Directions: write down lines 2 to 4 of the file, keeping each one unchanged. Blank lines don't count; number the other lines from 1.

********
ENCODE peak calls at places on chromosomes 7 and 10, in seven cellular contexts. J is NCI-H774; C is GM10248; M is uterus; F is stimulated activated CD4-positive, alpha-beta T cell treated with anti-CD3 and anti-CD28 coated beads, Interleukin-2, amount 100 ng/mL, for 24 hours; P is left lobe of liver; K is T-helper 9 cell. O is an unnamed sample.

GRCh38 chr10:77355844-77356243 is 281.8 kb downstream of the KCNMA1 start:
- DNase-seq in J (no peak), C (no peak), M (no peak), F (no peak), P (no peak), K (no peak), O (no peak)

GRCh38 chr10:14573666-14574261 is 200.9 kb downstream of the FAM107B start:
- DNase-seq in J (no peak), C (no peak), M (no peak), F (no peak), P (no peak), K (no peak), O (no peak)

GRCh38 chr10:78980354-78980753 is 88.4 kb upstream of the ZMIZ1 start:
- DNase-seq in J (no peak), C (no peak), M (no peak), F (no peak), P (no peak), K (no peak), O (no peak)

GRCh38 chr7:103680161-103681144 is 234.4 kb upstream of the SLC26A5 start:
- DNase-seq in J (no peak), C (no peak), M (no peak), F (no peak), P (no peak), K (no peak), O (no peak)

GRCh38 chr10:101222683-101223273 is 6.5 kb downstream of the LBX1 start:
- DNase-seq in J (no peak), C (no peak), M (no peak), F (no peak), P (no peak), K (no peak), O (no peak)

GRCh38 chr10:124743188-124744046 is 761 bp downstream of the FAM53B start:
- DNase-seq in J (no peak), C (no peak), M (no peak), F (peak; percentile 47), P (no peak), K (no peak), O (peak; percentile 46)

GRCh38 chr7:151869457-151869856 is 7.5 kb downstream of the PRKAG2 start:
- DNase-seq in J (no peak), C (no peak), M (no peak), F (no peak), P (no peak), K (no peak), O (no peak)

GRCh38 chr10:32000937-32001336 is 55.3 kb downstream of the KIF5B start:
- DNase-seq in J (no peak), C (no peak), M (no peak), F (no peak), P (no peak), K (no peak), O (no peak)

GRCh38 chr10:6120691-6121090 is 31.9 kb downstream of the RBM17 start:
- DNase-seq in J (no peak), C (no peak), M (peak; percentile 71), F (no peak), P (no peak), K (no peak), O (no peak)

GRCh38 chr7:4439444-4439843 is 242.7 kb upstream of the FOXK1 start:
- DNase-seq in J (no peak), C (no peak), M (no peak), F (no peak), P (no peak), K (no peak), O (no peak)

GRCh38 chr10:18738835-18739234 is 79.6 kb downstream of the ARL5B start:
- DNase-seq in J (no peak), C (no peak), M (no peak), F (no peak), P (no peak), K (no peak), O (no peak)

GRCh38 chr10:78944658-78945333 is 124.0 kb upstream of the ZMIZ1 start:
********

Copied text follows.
GRCh38 chr10:77355844-77356243 is 281.8 kb downstream of the KCNMA1 start:
- DNase-seq in J (no peak), C (no peak), M (no peak), F (no peak), P (no peak), K (no peak), O (no peak)

GRCh38 chr10:14573666-14574261 is 200.9 kb downstream of the FAM107B start: